Buying a home is one of life’s biggest commitments and for most people, it may be all too easy to feel intimidated and think that it is not in the cards for them. This is because many misconceptions and myths surround the process and can hold them back from exploring their options and making smart decisions when buying a house.
Therefore, you should not let what you think you know derail you from investing in your dream home. Here are 5 of the most pervasive myths that you need to be aware of so that you can arm yourself with the right information before you start your search for a house.
Myth #1: You need at least 20% saved for a down payment.
Reality: Not all loans require a 20% down payment. This amount is very rare in the present-day home-buying market as there is an array of loan types each with their requirements for down payments. Some loans like FHA and conventional loans are ideal for first-time home-buyers as they offer down payments as low as 3% to 5%. Military service members and eligible surviving spouses, as well as Veterans, can avail mortgage loans with a zero down payment.
Saving for a 20% down payment no doubt may be advantageous, but there is something else you need to consider is that the time taken saving for a down payment is also the time when you are not building home equity. So, the fact is that in some circumstances it is a better financial move.
Myth #2: It is cheaper to rent than to buy.
Reality: It depends on what type of property and where you are looking to buy, as often mortgage payment can be less than your monthly rent. One of the cons of buying a house is that besides your mortgage you need to pay for other ongoing expenses like HOA, insurance, and maintenance. But, luckily there are tax deductions that can ease the burden. On the other hand, the biggest benefit of buying a home is that you may be able to save compared to renting. Rental rates are increasing as much as 8% each year, whereas your mortgage payment will remain the same and you will also be building home equity and wealth as a homeowner.
Rent vs buy calculator is a great tool that can help you determine the cost of renting vs buying in your area and also understand the financial benefits of buying a house.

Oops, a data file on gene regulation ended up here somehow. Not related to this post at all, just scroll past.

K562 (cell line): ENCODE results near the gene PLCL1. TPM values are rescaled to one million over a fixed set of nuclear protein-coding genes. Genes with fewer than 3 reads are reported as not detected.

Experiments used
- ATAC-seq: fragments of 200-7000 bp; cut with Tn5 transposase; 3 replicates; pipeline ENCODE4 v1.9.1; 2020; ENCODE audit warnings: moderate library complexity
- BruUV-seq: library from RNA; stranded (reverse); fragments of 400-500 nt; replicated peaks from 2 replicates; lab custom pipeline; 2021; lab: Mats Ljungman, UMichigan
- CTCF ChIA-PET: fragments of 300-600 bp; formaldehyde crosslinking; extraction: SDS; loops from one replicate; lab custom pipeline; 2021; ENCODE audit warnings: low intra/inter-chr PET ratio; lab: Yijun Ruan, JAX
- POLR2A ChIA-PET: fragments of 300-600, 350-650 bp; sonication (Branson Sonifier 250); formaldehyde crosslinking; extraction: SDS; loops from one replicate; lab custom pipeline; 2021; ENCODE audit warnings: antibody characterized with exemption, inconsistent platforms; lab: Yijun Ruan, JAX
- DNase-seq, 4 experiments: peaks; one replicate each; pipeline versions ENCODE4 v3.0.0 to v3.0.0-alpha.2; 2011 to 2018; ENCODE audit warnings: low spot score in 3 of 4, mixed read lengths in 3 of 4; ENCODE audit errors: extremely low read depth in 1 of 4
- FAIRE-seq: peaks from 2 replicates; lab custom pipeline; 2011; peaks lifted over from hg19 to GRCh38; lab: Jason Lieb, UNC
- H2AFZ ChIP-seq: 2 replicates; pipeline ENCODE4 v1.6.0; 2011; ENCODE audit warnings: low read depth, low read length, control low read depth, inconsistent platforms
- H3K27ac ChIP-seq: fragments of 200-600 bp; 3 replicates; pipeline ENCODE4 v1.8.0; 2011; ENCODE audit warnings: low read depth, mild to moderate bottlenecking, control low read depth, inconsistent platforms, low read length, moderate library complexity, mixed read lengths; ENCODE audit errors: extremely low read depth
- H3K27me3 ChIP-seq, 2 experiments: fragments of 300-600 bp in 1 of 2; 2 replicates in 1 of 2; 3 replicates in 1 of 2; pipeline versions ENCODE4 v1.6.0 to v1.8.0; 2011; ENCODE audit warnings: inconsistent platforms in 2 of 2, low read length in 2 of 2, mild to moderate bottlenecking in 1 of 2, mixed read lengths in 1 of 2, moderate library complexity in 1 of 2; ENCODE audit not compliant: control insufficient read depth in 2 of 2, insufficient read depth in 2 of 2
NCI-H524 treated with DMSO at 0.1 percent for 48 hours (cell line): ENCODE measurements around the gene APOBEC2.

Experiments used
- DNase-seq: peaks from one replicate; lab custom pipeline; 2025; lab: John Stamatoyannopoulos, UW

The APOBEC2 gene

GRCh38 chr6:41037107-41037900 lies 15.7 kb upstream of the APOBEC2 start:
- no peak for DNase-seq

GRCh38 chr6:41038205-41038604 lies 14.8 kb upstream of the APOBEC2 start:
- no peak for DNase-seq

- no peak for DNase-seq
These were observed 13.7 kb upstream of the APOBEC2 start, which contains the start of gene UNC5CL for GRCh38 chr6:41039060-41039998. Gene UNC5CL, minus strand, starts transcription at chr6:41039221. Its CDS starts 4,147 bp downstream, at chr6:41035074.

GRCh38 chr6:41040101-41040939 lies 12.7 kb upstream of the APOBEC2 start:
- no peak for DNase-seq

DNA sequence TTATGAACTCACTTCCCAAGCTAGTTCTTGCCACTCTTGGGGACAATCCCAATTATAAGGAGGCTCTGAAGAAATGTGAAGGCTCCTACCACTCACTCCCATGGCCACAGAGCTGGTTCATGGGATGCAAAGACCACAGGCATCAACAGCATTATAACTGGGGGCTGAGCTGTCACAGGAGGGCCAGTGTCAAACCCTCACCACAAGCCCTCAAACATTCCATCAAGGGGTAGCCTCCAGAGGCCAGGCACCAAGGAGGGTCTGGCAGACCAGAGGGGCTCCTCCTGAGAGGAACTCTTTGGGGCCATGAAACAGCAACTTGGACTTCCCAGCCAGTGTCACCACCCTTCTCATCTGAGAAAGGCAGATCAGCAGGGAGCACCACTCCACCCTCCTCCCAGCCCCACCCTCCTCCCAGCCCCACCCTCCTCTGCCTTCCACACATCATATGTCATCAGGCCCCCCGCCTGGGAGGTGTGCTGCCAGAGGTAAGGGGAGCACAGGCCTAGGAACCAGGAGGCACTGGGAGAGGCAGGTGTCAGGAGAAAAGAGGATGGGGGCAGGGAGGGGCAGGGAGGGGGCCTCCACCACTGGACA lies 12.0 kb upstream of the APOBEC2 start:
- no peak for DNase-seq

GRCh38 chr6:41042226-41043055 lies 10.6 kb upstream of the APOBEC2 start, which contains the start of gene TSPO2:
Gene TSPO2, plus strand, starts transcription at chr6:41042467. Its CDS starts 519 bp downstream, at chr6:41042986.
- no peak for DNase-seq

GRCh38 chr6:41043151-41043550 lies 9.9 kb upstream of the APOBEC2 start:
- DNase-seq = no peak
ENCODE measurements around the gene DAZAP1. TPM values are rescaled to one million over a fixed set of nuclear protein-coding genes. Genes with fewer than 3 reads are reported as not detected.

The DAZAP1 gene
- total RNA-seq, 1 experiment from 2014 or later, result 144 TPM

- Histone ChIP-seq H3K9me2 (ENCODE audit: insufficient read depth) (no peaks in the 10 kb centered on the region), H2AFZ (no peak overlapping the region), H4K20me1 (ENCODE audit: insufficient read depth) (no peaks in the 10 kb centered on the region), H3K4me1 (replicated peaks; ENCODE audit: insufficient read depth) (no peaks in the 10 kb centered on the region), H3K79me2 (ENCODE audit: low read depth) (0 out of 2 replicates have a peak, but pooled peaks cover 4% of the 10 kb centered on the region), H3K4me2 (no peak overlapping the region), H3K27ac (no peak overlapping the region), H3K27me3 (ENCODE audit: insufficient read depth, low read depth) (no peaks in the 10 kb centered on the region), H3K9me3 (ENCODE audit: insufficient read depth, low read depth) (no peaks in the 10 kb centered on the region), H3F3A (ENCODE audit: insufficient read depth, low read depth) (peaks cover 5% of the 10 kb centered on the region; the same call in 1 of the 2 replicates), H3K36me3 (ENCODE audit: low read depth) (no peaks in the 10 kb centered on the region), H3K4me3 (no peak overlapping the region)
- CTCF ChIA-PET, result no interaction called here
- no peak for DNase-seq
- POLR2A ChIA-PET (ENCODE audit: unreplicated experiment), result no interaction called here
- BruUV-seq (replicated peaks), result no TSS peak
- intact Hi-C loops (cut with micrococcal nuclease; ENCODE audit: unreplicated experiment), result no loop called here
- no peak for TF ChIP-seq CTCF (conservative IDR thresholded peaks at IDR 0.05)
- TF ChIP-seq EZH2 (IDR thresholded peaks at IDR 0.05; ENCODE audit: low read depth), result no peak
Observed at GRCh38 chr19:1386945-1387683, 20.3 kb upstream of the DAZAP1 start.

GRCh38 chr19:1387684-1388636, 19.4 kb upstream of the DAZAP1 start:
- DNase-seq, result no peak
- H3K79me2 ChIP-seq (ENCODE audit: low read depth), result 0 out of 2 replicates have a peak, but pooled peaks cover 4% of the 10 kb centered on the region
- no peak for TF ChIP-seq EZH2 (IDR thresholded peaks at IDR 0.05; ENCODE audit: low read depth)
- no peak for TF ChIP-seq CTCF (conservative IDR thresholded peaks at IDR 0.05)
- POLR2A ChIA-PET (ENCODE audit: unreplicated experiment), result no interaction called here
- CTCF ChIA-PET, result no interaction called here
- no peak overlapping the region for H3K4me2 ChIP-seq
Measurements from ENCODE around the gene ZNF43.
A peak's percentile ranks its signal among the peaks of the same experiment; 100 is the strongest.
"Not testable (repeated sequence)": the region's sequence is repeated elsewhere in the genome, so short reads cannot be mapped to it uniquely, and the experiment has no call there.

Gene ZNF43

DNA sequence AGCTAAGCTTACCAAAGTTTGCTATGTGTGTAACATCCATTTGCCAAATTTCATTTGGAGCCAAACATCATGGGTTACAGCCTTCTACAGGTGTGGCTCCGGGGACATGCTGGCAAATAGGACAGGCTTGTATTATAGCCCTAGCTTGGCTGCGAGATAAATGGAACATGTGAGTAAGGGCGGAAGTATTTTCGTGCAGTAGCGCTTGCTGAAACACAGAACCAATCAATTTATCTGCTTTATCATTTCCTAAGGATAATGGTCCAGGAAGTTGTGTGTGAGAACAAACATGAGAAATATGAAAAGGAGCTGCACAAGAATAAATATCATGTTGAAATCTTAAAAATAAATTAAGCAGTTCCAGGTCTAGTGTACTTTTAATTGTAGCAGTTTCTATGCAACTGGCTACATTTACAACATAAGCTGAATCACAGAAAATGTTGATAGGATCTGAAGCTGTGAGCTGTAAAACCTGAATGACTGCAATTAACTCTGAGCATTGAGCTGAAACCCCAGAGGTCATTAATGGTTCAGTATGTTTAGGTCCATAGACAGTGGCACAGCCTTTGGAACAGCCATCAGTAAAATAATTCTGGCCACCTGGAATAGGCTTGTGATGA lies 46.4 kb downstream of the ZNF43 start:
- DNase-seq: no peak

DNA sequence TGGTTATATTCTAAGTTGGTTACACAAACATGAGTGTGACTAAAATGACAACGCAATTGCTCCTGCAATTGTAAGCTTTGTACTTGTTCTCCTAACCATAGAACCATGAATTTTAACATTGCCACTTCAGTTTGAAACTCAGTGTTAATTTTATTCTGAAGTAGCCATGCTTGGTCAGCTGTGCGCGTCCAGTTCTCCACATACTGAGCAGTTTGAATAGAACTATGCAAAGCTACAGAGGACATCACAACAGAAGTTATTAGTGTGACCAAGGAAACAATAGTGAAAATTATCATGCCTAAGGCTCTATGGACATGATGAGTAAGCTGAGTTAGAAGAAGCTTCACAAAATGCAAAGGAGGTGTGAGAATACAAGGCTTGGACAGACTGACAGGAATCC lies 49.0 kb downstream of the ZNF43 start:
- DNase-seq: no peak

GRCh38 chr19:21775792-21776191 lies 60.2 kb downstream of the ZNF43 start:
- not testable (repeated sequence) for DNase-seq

Myth #3: You need a high credit score to buy a home.
Reality: A lot of people are missing on homeownership because of the common belief that you need a score of 780 or higher to buy a house. Your credit score is indeed important as the better your credit score the better your mortgage interest rates and loan options. But, contrary to the common belief there are mortgage products that require a median FICO® Score of 620 while FHA loans require about 580. Many other factors can also influence your mortgage loan like the size of your down payment, the cost of the house and your income.
Myth #4: You do not need a real estate agent.
Reality: Due to online real estate listings nowadays, it can be tempting to think that by bypassing the real estate agent or mortgage broker you could save money by doing it alone. However, the fact is that you do not save any money as you do not pay the commission. It is paid by the seller from the proceeds of the sale. Secondly, a professional can help you save on your budget, find options that meet your needs that are not online, navigate unforeseen obstacles like a bad inspection report, assist you in making the right offer and much more. For these reasons, you need a professional in your corner as the seller’s agent does not work for you.
Myth #5: Now is not the right time to buy.
Reality: This is another myth that seems to persist no matter what season or year it is. The fact is that there are too many variables that there cannot be a general rule. But generally, the competition is the highest in spring, so the best time to buy is in the fall. But there are other ups and downs that can be determined only in the course of time, so this should not factor your decision to buy a house at a particular time. It should depend on your financial and personal situation rather than when it is appropriate to do so.
Another sub-myth is that the mortgage rates are high just now. But this depends on what you compare it with. Mortgage rates are always fluctuating and historically the mortgage interest rates in the 70s and 80s were almost twice as high and fluctuated between7% to 12% and in September 2019 the 30-year fixed mortgage was an average of 3.49%. The rates climbed up to 3.73% in mid-September and again rose to 3.65% the following week. So if you are in a financial position to buy right now you should focus on doing so as there is no reason that the interest rates will plummet in the future. But if it does you have the option of refinancing your mortgage later on as interest rates do not make a sizeable difference if you find a home that you love.
In the end, it is vital that you feel more educated and prepared as it will make the process of house buying smoother and less scary. Happy home hunting.